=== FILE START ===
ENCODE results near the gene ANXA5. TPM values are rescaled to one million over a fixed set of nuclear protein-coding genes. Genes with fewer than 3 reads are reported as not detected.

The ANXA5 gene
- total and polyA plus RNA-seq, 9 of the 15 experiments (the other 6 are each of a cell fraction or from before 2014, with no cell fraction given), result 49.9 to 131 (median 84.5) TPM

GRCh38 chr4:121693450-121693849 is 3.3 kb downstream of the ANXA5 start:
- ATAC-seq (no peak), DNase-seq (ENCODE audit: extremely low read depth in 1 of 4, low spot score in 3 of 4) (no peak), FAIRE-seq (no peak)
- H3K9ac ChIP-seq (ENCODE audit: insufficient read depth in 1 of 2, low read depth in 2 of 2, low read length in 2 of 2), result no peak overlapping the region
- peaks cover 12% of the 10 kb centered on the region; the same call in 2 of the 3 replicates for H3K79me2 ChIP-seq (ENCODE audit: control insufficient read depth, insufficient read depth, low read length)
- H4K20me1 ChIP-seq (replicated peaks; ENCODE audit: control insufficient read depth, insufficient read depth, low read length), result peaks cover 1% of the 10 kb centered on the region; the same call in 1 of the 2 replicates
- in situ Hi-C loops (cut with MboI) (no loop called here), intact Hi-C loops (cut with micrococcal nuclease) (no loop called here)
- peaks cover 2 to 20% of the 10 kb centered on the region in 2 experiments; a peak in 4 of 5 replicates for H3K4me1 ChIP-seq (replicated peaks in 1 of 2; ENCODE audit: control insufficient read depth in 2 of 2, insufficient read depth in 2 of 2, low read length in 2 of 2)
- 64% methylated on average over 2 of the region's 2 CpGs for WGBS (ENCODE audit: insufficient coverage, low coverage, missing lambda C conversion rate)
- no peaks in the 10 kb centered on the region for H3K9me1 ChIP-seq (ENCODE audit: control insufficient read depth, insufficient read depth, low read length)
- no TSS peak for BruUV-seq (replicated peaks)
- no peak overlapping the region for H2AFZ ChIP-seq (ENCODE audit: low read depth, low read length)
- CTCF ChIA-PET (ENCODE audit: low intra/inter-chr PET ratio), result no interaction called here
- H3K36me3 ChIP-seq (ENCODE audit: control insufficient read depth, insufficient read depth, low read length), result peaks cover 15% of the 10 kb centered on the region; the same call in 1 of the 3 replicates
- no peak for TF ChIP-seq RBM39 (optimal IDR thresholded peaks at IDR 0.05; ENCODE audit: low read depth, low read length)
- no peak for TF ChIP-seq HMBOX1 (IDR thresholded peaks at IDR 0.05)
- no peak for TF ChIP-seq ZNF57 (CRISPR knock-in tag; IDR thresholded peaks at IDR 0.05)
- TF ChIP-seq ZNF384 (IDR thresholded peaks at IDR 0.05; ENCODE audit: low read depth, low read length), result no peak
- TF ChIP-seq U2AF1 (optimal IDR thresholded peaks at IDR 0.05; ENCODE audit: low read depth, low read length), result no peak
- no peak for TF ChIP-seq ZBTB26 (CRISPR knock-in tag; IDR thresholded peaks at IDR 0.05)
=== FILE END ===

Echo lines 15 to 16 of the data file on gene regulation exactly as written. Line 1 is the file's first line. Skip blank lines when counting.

- CTCF ChIA-PET (ENCODE audit: low intra/inter-chr PET ratio), result no interaction called here
- H3K36me3 ChIP-seq (ENCODE audit: control insufficient read depth, insufficient read depth, low read length), result peaks cover 15% of the 10 kb centered on the region; the same call in 1 of the 3 replicates